Browse Prior Art Database

Automatic Pin Identification on Computer Display in Computer-Aided VLSI Design

IP.com Disclosure Number: IPCOM000059791D
Original Publication Date: 1986-Jan-01
Included in the Prior Art Database: 2005-Mar-08
Document File: 2 page(s) / 44K

Publishing Venue

IBM

Related People

Arthur, LA: AUTHOR

Abstract

This invention is a program executed in conjunction with computer-aided custom VLSI (very large-scale integrated) design in which the circuit layout is subdivided into macros which are represented as shapes in a data base having attributes associated with them but not displayed when the macro is accessed and displayed on a computer display. The invention selects certain of those attributes from selected shapes for display along with the selected shape. In particular, the invention is used with global wiring, that phase in chip physical design in which the wiring connector points of macros ("pins") are interconnected by wires in an appropriate fashion. Macros are represented on a display by a rectilinear shape, such as a rectangle, or a "T" shape, and the pins are represented as small rectangular shapes along the edge thereof.

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Automatic Pin Identification on Computer Display in Computer-Aided VLSI Design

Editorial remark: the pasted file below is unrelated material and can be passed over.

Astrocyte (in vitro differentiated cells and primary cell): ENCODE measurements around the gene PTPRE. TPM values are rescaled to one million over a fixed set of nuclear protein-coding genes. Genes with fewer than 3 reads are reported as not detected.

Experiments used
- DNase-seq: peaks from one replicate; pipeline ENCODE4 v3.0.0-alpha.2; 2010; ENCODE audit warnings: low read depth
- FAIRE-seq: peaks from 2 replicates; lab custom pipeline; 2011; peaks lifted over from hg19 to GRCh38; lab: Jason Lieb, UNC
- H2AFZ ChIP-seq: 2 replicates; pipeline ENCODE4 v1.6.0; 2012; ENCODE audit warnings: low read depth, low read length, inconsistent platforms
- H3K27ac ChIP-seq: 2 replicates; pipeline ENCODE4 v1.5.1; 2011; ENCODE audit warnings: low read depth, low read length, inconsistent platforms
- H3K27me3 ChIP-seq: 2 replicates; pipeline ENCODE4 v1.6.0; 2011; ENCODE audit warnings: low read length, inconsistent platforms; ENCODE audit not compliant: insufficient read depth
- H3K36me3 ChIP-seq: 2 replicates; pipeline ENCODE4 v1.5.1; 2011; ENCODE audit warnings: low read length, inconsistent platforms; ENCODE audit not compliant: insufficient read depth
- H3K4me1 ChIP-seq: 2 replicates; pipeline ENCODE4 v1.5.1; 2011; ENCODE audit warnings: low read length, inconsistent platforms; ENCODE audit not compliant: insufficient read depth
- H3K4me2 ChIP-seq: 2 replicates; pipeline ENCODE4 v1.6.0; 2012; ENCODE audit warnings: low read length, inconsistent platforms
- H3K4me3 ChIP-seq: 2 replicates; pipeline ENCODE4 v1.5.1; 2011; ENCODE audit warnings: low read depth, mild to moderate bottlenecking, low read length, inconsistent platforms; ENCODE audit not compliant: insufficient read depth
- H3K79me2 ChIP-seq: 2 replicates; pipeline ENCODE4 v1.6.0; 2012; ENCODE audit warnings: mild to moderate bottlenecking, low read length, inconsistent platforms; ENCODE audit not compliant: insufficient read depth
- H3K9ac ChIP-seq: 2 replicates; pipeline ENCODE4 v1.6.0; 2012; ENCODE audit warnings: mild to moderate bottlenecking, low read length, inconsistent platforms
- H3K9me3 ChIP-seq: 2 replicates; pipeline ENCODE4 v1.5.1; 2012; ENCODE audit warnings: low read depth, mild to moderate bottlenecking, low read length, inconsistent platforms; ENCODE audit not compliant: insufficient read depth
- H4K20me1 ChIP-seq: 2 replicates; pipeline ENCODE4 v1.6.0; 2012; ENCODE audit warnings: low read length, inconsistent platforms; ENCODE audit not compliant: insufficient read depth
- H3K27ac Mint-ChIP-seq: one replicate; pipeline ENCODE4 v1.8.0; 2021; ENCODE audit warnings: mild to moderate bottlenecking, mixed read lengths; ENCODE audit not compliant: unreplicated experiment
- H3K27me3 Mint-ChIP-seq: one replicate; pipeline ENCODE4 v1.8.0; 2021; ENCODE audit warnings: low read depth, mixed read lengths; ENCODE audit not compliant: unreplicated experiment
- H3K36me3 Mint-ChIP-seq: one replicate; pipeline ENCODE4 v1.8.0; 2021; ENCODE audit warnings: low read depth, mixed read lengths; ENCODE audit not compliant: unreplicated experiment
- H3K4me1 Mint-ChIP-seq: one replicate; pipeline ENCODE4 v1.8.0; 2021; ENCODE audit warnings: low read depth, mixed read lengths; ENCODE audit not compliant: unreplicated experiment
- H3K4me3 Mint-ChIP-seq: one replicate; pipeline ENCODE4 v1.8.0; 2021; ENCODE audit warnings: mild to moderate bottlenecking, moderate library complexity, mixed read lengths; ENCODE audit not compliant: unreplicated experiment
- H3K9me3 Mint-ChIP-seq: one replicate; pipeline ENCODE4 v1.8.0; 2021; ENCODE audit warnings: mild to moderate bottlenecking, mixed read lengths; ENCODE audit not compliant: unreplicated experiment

This invention is a program executed in conjunction with computer-aided custom VLSI (very large-scale integrated) design in which the circuit layout is subdivided into macros which are represented as shapes in a data base having attributes associated with them but not displayed when the macro is accessed and displayed on a computer display. The invention selects certain of those attributes from selected shapes for display along with the selected shape. In particular, the invention is used with global wiring, that phase in chip physical design in which the wiring connector points of macros ("pins") are interconnected by wires in an appropriate fashion. Macros are represented on a display by a rectilinear shape, such as a rectangle, or a "T" shape, and the pins are represented as small rectangular shapes along the edge thereof. Fig. 1 shows a representative macro 10, including pins 20, as displayed on a computer display. In global wiring, when using automated VLSI chip design systems of this kind, a human being must identify all pins ("associated pins") having common "net" attributes, and then lay wires to connect all associated pins having a particular net identification. Previously, these net attributes were not displayed on the computer display along with the shapes representing the pins. Consequently, the wirer had to examine the detailed information associated with each shape in every macro to locate the net attribute information for all of the pins, and associate that net attribute information to determine which pins to connect together. The present invention automatically goes into the data base containing the macro information, pulls the net attribute information used by the wirer to interconnect the pins, and creates an additional piece of data associated with the pin shape which is a text string comprising the net...